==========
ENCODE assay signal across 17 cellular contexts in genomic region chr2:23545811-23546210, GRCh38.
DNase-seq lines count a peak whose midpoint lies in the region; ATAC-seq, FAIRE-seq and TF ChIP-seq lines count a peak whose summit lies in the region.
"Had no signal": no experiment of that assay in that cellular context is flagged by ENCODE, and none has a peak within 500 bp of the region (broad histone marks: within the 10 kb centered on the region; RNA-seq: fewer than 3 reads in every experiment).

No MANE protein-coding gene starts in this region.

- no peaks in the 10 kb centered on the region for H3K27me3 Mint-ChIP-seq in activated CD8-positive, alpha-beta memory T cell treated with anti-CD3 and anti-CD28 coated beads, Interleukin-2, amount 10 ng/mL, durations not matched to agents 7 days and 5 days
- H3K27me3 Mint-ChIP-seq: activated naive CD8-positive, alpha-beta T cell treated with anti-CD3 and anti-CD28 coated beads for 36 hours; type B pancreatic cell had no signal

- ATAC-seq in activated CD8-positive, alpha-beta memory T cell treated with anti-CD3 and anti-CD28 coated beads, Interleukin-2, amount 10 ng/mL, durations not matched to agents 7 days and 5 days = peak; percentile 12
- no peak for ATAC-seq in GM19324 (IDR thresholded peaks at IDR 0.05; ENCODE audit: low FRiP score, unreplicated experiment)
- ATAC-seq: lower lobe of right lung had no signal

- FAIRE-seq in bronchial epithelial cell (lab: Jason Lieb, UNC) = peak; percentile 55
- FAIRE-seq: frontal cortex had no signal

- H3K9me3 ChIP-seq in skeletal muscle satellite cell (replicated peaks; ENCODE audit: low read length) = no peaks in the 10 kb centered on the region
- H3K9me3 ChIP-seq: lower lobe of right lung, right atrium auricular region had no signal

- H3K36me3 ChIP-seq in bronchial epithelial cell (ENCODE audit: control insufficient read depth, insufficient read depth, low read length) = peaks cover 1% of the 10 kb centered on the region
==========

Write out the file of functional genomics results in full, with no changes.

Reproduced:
ENCODE assay signal across 17 cellular contexts in genomic region chr2:23545811-23546210, GRCh38.
DNase-seq lines count a peak whose midpoint lies in the region; ATAC-seq, FAIRE-seq and TF ChIP-seq lines count a peak whose summit lies in the region.
"Had no signal": no experiment of that assay in that cellular context is flagged by ENCODE, and none has a peak within 500 bp of the region (broad histone marks: within the 10 kb centered on the region; RNA-seq: fewer than 3 reads in every experiment).

No MANE protein-coding gene starts in this region.

- no peaks in the 10 kb centered on the region for H3K27me3 Mint-ChIP-seq in activated CD8-positive, alpha-beta memory T cell treated with anti-CD3 and anti-CD28 coated beads, Interleukin-2, amount 10 ng/mL, durations not matched to agents 7 days and 5 days
- H3K27me3 Mint-ChIP-seq: activated naive CD8-positive, alpha-beta T cell treated with anti-CD3 and anti-CD28 coated beads for 36 hours; type B pancreatic cell had no signal

- ATAC-seq in activated CD8-positive, alpha-beta memory T cell treated with anti-CD3 and anti-CD28 coated beads, Interleukin-2, amount 10 ng/mL, durations not matched to agents 7 days and 5 days = peak; percentile 12
- no peak for ATAC-seq in GM19324 (IDR thresholded peaks at IDR 0.05; ENCODE audit: low FRiP score, unreplicated experiment)
- ATAC-seq: lower lobe of right lung had no signal

- FAIRE-seq in bronchial epithelial cell (lab: Jason Lieb, UNC) = peak; percentile 55
- FAIRE-seq: frontal cortex had no signal

- H3K9me3 ChIP-seq in skeletal muscle satellite cell (replicated peaks; ENCODE audit: low read length) = no peaks in the 10 kb centered on the region
- H3K9me3 ChIP-seq: lower lobe of right lung, right atrium auricular region had no signal

- H3K36me3 ChIP-seq in bronchial epithelial cell (ENCODE audit: control insufficient read depth, insufficient read depth, low read length) = peaks cover 1% of the 10 kb centered on the region